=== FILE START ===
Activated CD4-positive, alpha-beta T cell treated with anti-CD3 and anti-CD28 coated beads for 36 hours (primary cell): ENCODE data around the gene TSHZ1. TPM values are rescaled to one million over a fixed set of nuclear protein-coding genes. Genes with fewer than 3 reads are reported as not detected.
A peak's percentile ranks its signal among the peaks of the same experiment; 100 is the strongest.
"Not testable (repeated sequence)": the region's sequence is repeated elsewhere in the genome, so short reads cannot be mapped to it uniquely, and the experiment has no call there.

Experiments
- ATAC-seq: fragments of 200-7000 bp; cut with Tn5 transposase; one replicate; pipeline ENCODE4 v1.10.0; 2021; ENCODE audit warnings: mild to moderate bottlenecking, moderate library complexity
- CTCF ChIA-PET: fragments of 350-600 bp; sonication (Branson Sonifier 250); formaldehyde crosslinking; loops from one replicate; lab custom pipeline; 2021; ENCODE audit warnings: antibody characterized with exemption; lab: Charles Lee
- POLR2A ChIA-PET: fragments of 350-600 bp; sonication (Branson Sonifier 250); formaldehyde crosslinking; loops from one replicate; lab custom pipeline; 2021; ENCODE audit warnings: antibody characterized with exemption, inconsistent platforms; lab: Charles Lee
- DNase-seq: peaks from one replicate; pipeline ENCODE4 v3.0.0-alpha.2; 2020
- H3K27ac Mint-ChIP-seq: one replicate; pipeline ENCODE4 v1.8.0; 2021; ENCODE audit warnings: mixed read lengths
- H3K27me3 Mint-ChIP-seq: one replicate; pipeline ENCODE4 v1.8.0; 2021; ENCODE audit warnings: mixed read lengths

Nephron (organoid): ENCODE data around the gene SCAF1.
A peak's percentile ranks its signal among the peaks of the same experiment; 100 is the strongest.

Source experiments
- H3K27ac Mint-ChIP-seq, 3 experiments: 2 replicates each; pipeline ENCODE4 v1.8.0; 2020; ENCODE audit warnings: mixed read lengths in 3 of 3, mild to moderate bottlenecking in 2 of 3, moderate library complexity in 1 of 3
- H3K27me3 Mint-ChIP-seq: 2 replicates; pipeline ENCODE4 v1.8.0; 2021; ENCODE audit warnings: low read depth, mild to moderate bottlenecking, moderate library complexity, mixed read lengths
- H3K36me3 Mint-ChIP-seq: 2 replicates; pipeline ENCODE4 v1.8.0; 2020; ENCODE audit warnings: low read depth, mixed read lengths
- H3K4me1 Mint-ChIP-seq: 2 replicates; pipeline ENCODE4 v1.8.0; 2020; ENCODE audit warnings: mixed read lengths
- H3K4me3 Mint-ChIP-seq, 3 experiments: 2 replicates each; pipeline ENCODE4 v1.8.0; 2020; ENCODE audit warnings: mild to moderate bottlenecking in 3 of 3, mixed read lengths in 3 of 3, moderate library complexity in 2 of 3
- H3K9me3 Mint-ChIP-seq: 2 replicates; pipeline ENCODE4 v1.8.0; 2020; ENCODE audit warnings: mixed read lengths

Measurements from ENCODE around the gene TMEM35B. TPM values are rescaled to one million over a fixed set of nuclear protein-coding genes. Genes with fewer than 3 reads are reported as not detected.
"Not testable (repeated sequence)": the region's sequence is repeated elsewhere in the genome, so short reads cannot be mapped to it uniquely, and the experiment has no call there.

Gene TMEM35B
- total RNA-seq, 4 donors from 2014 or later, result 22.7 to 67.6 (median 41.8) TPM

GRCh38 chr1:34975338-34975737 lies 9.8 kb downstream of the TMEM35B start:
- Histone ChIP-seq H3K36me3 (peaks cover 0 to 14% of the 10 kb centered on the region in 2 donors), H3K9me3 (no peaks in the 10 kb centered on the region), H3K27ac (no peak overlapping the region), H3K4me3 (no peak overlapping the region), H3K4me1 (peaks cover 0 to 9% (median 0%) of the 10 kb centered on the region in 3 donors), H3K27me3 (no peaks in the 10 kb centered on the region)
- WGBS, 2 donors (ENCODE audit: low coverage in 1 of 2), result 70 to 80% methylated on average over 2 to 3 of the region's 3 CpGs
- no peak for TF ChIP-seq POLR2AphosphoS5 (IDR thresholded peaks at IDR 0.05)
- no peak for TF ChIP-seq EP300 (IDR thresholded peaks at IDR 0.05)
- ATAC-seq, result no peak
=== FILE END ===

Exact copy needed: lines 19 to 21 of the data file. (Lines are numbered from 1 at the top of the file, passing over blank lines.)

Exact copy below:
- H3K9me3 Mint-ChIP-seq: 2 replicates; pipeline ENCODE4 v1.8.0; 2020; ENCODE audit warnings: mixed read lengths

Measurements from ENCODE around the gene TMEM35B. TPM values are rescaled to one million over a fixed set of nuclear protein-coding genes. Genes with fewer than 3 reads are reported as not detected.
"Not testable (repeated sequence)": the region's sequence is repeated elsewhere in the genome, so short reads cannot be mapped to it uniquely, and the experiment has no call there.